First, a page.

June 21, 2010
JR: I probably fell in love with Mr. Peanut around page 3, much earlier than I thought I would, when I noticed Adam Ross wasn’t there anymore, and it didn’t seem like writing to me. David Pepin wanted to kill his wife, I wanted him to kill his wife, and then I met his wife, and I really wanted to kill her, but I was only on page 3. At this point I noticed the seamless language and how brilliant it was to read. If you don’t believe me, read the first three pages. Then I didn’t realize how much I’d like David Pepin until he wasn’t around, and Ross introduced me to Ward Hastroll who is investigating David Pepin, because David’s wife Alice has taken a dirt nap. But Ward Hastroll’s wife won’t leave her bed. It was this section where I felt like the book launched itself into to another world, Ross delivers the details of a miserable marriage in ways that remind me of Carver, Cheever and the brilliant Revolutionary Road. And then, Dr. Sam Sheppard, the older investigator who works with Ward Hastroll, is imagined by Mr. Ross, imagined is the wrong word, Ross writes it like he’s standing right next to both Hastroll and Sheppard, and peering into both of their lives, for real. I’d be a fool to tell you how this turns out, or how Ward Hastroll relates to Raymond Burr, I’ll let you work that out for yourself, but lets just say, we never really know what’s happening in a marriage, even if we can see in through the bedroom window. One more thing, it really is that Dr. Sam Sheppard Ross writes about in Mr. Peanut, and it will send shivers up your spine when you figure it out. I’m just giving you broad strokes here, I can’t tell you more, well, okay, there is this trip to Hawaii that Alice and David take together, read it, you’ll see. Mr. Peanut will be a New York Times Top 10 of 2010, take it to the bank. Here is his contribution to the WWFIL series.
When We Fell in Love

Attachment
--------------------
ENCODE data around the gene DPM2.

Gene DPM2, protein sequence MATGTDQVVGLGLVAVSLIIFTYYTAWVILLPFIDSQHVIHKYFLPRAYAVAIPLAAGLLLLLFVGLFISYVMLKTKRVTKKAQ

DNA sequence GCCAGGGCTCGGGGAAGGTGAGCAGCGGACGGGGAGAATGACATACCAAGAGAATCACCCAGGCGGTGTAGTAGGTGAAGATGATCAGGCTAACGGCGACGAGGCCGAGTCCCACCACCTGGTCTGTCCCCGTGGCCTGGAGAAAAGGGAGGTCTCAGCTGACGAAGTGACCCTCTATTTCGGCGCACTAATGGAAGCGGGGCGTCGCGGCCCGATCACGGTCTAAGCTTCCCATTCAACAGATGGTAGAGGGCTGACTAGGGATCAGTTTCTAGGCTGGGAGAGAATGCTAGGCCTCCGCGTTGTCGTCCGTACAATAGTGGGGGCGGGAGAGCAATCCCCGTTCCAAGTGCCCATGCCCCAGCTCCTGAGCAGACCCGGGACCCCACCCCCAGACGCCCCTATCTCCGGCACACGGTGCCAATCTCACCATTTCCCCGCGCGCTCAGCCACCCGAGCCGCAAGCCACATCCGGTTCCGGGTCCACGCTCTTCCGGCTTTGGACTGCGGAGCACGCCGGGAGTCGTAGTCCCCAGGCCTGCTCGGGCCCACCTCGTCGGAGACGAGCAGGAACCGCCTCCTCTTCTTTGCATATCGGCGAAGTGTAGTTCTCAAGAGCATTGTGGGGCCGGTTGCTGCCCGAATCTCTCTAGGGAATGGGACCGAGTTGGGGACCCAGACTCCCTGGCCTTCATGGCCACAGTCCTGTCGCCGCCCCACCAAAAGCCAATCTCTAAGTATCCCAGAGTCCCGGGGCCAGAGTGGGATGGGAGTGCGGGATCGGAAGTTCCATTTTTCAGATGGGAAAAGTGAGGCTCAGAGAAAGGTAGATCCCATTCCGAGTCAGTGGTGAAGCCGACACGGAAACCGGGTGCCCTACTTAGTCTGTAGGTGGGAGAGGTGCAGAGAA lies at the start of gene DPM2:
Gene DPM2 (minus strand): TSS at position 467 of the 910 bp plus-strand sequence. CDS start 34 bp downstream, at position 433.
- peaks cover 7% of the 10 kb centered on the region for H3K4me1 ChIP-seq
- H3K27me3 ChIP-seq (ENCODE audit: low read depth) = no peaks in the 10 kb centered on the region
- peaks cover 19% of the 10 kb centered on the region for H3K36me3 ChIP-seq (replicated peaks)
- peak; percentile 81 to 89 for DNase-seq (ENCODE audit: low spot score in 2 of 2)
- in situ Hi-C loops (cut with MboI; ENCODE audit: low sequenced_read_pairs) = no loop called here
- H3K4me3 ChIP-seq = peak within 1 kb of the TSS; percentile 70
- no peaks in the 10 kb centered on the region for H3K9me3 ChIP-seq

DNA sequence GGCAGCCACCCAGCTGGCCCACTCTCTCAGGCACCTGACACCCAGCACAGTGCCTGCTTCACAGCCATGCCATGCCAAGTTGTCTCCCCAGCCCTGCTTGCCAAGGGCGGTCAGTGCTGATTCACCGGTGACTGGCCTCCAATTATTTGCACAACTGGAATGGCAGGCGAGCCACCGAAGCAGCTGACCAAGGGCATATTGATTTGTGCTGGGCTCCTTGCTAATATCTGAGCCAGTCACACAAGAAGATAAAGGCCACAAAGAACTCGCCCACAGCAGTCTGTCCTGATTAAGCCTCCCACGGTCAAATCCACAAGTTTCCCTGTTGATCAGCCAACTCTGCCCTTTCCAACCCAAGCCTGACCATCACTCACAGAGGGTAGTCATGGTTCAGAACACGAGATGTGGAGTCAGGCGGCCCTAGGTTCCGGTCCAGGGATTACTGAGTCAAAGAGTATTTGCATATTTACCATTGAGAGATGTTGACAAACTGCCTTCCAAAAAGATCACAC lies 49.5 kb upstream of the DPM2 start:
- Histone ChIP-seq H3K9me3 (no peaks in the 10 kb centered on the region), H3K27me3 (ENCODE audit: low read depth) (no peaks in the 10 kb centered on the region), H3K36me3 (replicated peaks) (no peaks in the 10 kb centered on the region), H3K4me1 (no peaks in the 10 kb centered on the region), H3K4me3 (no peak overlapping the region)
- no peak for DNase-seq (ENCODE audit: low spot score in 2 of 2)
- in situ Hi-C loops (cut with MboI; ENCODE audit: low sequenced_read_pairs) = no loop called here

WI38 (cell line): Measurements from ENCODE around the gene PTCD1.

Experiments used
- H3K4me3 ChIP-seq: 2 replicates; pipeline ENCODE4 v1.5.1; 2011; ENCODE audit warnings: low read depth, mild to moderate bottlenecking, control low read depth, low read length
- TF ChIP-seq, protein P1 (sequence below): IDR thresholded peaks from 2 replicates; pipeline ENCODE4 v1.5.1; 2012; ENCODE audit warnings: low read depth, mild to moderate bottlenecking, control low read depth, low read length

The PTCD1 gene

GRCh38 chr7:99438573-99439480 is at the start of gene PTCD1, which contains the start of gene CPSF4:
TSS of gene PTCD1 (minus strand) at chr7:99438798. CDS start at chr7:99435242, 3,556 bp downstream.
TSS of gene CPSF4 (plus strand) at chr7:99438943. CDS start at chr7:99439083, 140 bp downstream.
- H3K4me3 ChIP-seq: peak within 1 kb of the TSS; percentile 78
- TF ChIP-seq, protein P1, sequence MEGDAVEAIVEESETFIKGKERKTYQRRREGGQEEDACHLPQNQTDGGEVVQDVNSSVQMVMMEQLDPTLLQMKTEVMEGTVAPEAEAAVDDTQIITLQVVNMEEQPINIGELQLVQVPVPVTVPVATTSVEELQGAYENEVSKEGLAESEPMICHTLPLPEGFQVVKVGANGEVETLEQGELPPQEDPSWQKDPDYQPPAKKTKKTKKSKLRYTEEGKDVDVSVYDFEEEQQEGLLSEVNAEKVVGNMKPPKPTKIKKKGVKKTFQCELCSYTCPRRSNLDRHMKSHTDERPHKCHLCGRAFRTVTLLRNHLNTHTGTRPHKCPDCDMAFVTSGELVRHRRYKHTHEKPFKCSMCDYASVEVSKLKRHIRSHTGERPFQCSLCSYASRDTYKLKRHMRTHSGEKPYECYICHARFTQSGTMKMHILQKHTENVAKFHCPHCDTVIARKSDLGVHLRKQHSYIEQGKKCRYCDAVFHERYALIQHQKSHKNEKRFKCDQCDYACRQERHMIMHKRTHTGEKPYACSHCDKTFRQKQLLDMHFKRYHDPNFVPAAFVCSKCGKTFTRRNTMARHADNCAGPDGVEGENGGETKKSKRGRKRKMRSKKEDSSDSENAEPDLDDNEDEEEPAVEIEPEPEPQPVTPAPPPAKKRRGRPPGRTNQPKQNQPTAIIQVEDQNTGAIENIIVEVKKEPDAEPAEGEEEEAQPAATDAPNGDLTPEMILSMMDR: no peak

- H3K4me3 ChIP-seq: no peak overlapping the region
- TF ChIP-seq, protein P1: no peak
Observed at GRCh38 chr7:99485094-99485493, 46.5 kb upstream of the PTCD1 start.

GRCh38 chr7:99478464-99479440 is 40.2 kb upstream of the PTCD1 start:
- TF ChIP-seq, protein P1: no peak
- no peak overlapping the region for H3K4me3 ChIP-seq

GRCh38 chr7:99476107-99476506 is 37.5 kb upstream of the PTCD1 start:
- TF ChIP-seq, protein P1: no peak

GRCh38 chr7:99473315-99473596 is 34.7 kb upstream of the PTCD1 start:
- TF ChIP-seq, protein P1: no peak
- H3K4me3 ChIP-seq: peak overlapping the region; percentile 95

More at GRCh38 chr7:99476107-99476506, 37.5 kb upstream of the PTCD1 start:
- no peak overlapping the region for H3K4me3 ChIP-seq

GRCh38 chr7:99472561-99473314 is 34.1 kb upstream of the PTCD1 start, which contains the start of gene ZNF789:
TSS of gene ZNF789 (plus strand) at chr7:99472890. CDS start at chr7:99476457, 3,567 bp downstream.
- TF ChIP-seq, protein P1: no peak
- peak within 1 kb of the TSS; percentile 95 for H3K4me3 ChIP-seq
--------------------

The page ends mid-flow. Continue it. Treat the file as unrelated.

From the youngest age my reading and writing were inextricably bound, and I don’t remember a desire to write so much as the act of regularly telling stories, the telling of these intertwined with everything I read, so really this is an exercise in tessellation, recursion, and echolalia. (A favorite book from my childhood is Remy Charlip’s Arm in Arm, a series of circular narratives: It was a dark and stormy night, we were standing on the deck, the ship was sinking, the captain said to me, “Tell me a story, my son,” and so I began. It was a dark and stormy night…the ragged copy of which I read with great pleasure to my daughters now.) The tales I wrote stole all the color, event, and gadgetry from Tom Swift, the intrigue from the Hardy Boys, and the teamwork and faux-science from the Doc Savage series, the narratives that grew out of these in turn amalgamations of movies, age-inappropriate films of action and adventure likeThe Guns of Navarone and The Magnificent Seven, sexy stuff like A Clockwork Orange and Logan’s Run, plus anything I could watch on Channel 11’s The 4 O’clock Movie before mom made it home (Planet of the Apes, The Omega Man, andDamnation Alley, to name a few). I stole the plots of horror films deemed too scary by my parents to watch but reported to me by my father, his re-telling of the ending of Don’t Look Now, with that horrific dwarf in the red raincoat driving a butcher knife into Donald Sutherland, trumped the film when I finally saw it. I confess a deep-seated love for Edith Hamilton’s Mythology, and from those ancient superheroes, I graduated to comic books: Chris Claremont and John Byrne’s Champions and Uncanny X-Men, Walt Simonson’s Thor, with its inspired re-telling of the Ragnarok myth—no primary source material for me—and Bill Sienkiewicz’s The New Mutants. Under the anxiety of those influences, I developed my own universe of superheroes and villains, material liberally hybridized with characters from the Marvel universe, cross-pollinated with Frank Herbert’s Dune series, and melded with Piers Anthony’s Magic of Xanth books. In middle and high school, I passed on nearly everything Trinity’s English curriculum had to offer, falling too far behind in To Kill a Mockingbird,Animal Farm, Brave New World, and The Catcher in the Rye ever to catch up, not even interested enough to purchase the Cliffs Notes—why read about reading that bored me in the first place?—though I dug Dickens’ A Tale of Two Cities, wept at the injustice of The Old Man and the Sea, and immersed myself in The Bible (my school’s reverend was beloved mentor), so that on the rare occasion our teachers let us write “creative” pieces, I did spinoffs of Old Testament stories, being partial, not surprisingly, to the Yahweh-anointed superheroes of Judges. In college, I didn’t fall in love again until I encountered the Romantics junioryear, Blake’s Songs of Innocence and Experience and The Marriage of Heaven and Hell comic books of a kind, Coleridge’s Xanadu in “Kubla Khan” like something out of Xanth, though I did get a kick out ofGulliver’s Travels, the poetry of Elizabeth Bishop, and the short stories of Raymond Carver. I was more of a philosophy nut, jazzed on the existentialists and their forefathers: Nietzsche, Schopenhauer, Heidegger, Sartre, Levinas, and Foucault. It wasn’t until I was graduated and out in the world that, having decided to become a writer, I changed my reading habits entirely, not only to figure out just what being one required but also to bring a degree of order to all this chaos. I began to read authors in their entirety. Walker Percy was, memorably, the first; I read The Moviegoer and, after reading the last paragraph, started at the beginning again, ultimately making my way through all his work in chronological order. From there I moved on to Italo Calvino, Vladimir Nabokov, Saul Bellow, Philip Roth, Isaac Babel, Don Dellilo, Donald Barthelme, Joseph Conrad, and Richard Ford, which led to a more systematic approach to writing, to routine—three hours at least in the morning, no matter how early it required me to get up, with rewriting done only at night. Flash forward two decades and, with my first novel, Mr. Peanut, publishing in June, I’m adding additional stories to my collection, Ladies and Gentlemen, while making my way through all of Alice Munro—though sometimes when it’s raining and I take my kids to the bookstore to play, I grab the bound edition of either Frank Miller’s Ronin or The Dark Knight graphic novel and read it front to back. All of which is to say, there’s no when to my love. The beginning is for me the end. Or, as the little boy on that boat recalls: It was a dark and stormy night, we were standing on the deck, the ship was sinking, the captain said to me, “Tell me a story, my son,” and so I began…